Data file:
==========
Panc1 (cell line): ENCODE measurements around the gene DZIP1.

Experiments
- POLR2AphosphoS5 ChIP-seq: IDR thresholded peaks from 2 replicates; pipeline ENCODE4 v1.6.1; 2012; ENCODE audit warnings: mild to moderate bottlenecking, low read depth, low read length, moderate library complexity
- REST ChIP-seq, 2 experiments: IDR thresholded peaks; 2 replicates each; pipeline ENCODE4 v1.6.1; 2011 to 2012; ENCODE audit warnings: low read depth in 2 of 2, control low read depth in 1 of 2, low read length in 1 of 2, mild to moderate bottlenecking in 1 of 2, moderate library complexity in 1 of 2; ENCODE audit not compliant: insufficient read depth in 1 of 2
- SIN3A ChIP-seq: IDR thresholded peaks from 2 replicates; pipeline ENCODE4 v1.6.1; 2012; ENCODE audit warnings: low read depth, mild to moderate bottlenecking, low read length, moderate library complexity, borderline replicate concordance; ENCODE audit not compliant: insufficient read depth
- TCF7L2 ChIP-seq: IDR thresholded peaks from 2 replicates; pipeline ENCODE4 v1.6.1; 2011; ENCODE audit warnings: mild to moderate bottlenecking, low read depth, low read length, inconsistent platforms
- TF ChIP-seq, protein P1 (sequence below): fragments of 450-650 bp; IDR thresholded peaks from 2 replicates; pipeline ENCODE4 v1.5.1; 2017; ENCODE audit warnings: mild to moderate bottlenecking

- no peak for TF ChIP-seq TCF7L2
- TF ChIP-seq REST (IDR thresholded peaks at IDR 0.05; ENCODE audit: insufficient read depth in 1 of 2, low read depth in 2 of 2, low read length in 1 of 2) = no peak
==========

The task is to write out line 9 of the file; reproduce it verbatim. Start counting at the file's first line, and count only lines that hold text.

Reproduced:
- TF ChIP-seq REST (IDR thresholded peaks at IDR 0.05; ENCODE audit: insufficient read depth in 1 of 2, low read depth in 2 of 2, low read length in 1 of 2) = no peak